61. 61. intranasal budesonide :-significant improvements in several PSG abnormalities, namely OAHI, RAI, and nadir SpO2-along with significant changes in some measures that pertain to sleep macroarchitecture, such as sleep latency, and thepercentage of TST spent in either slow-wave sleep or rapid-eye-movement sleep Pediatrics 2008;122:e149–e155
  62. 62. Significant reductions in adenoid size occurred with decreases in adenoidal nasopharyngeal ratio(N/P) ratio from 0.71±0.02 before treatment to 0.57±0.02 after 6 weeks of budesonide therapy(P .0001)54.1% children had normalization of their OAHI on the basis of currently accepted criteria (ie, OAHI 1 per hour of TST) Pediatrics 2008;122:e149–e155
  63. 63. • No differences in the responses to treatment either for – Obese versus nonobese children or – among children who had a history of allergic symptoms as compared with those who did not report any allergic problems Pediatrics 2008;122:e149–e155
  64. 64. 18no significant changes emerged during this follow-up period in PSGcharacteristics, degree of respiratory disturbance, or adenoid size Pediatrics 2008;122:e149–e155
  65. 65. • Intranasal budesonide administered during a period of 6 weeks to children with mild OSA effectively alleviated severity of respiratory disturbance, reduced size of adenoid tissues, and significantly improved, albeit slightly, some components of sleep architecture• discontinuation of the therapy for a period of 8 weeks did not seem to be associated with worsening of sleep or respiratory parameters Pediatrics 2008;122:e149–e155
  66. 66. study design Partici- Rx control duration outcome pantBerlucchi RCT , AH 60 1st ST: MF 1x1 1st ST: 1st stage: 40 Reduce in clinical 2007 2 stage (3-7 yr) 2nd ST: MF placebo days symptom score and daily 2 wks/mo 2nd ST: MF 2nd stage: 3 adenoid size alternate months days 2 wk/moYong Gi Prospec- SDB 41 MF 1x2 no 4 wk improve SDB, Jung tive (2-11 yr) physical symptom, 2001 adenoid sizeRenaldo Prospec- AH 51 1st ST : NSS+Env. no 4wk Reduce nasal 2012 tive (4-8 yr) 2nd ST : MF 1x1 4 wk symptom score and adenoid sizeDemirhan RCT AH 45 FP drop 400 NSS 8 wk Reduce nasal 2010 (4-16 yr) mcg/day obstruction, snoring, apnea, adenoid size Gozal RCT, Mild OSAS 62 BD 1x1 NSS 6 wk Improve respiratory 2008 crossover (6-12yr) disturbance, reduce adenoid size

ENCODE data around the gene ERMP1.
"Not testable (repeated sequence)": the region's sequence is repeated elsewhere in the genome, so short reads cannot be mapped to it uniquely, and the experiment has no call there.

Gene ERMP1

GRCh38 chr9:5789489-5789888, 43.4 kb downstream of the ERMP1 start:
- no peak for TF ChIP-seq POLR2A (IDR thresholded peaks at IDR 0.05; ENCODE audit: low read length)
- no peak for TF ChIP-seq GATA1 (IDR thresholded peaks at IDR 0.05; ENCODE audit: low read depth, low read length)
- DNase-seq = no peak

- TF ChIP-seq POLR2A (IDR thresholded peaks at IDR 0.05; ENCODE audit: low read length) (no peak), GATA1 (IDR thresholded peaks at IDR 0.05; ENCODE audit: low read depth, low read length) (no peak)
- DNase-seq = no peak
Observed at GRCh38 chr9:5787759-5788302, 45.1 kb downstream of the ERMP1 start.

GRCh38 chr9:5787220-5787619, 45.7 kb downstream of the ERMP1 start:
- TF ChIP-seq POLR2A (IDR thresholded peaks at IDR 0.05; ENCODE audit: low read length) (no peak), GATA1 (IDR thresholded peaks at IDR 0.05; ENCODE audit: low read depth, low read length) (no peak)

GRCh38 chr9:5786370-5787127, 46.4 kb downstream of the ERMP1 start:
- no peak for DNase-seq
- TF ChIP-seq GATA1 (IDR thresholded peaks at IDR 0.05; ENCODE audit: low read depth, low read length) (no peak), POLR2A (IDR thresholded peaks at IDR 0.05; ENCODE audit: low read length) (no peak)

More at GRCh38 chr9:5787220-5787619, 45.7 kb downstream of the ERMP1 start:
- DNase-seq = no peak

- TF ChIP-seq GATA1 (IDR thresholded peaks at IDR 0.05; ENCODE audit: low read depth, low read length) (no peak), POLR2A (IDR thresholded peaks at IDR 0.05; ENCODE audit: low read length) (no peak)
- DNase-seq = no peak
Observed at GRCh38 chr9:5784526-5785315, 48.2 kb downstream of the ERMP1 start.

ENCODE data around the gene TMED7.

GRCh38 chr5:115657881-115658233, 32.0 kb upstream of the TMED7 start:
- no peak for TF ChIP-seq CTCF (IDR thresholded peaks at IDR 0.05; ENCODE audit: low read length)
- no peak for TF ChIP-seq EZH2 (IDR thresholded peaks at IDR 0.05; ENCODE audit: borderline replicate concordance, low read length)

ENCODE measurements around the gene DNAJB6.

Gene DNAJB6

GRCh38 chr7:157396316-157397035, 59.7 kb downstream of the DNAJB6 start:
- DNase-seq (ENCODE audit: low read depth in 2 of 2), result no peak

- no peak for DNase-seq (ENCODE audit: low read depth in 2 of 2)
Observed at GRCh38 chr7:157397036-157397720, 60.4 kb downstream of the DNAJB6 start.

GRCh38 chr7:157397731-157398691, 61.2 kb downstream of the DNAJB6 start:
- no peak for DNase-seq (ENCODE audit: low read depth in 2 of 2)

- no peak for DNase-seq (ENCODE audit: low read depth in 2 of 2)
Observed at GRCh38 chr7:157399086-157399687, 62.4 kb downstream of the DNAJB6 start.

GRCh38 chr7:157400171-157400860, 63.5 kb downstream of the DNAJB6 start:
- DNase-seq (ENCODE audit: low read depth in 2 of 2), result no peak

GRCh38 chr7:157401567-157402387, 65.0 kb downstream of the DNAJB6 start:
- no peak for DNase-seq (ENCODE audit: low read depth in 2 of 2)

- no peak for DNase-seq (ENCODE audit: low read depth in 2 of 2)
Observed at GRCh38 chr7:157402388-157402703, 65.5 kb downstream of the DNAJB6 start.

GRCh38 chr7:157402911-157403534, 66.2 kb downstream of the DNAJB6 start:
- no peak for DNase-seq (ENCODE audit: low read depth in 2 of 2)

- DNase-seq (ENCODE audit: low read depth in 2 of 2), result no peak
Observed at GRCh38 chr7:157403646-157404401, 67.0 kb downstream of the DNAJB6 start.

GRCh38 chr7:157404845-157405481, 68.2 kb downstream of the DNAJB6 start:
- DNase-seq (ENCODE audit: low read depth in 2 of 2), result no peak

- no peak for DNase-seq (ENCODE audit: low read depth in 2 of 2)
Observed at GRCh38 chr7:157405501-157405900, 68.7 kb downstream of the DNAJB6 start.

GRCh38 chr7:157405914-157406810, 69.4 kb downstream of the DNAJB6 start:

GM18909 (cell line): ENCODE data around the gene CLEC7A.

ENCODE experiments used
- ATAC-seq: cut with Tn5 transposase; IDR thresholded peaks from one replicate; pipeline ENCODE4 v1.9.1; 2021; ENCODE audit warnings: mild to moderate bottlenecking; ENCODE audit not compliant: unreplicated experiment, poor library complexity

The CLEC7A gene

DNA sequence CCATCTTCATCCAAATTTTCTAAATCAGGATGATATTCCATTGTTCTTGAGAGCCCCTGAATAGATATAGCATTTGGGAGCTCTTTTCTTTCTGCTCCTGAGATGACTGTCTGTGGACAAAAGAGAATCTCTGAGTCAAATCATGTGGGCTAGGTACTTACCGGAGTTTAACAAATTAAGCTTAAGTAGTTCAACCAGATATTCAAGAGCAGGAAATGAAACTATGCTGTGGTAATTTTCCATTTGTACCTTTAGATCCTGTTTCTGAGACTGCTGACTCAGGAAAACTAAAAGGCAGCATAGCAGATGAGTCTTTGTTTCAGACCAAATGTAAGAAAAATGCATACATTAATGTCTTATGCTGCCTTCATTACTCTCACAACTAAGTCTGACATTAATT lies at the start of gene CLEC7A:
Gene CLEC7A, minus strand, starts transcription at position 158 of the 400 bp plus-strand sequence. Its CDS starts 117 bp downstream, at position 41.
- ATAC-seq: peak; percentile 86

67. 67. Otolaryngology -- Head and Neck Surgery 2009 140: 139
  68. 68. Otolaryngology -- Head and Neck Surgery 2009 140: 139
  69. 69. Conclusion• The available evidence suggests that nasal steroids may significantly improve symptoms of nasal obstruction in children with adenoid hypertrophy• The effect of nasal steroids on adenoid hypertrophy appears to be a group effect, not specific to any particular steroid (MF,FP,BD,Beclo,flunisolide) (TA,FF??)• Nasal steroids appear to be safe and well tolerated in children  nonsurgical management option attractive• more robust high-quality randomized controlled studies are needed to confirm the results• focus on optimal duration of treatment, minimum effective dosage, long-term efficacy, and the safety of long-term maintenance therapy
  70. 70. Areas for Future Research• What is the optimal duration of intranasal steroid use?• All trials have been short-term with a short-term follow-up• Does the OSAS recur on discontinuation of therapy?• What is the efficacy of intranasal steroids in children who have chronic or atopic rhinitis?• How do the benefits and adverse effects of long-term nasal steroids compare with surgery?• Do they correlate with clinical outcomes or long-term prognosis?
  71. 71. Thank you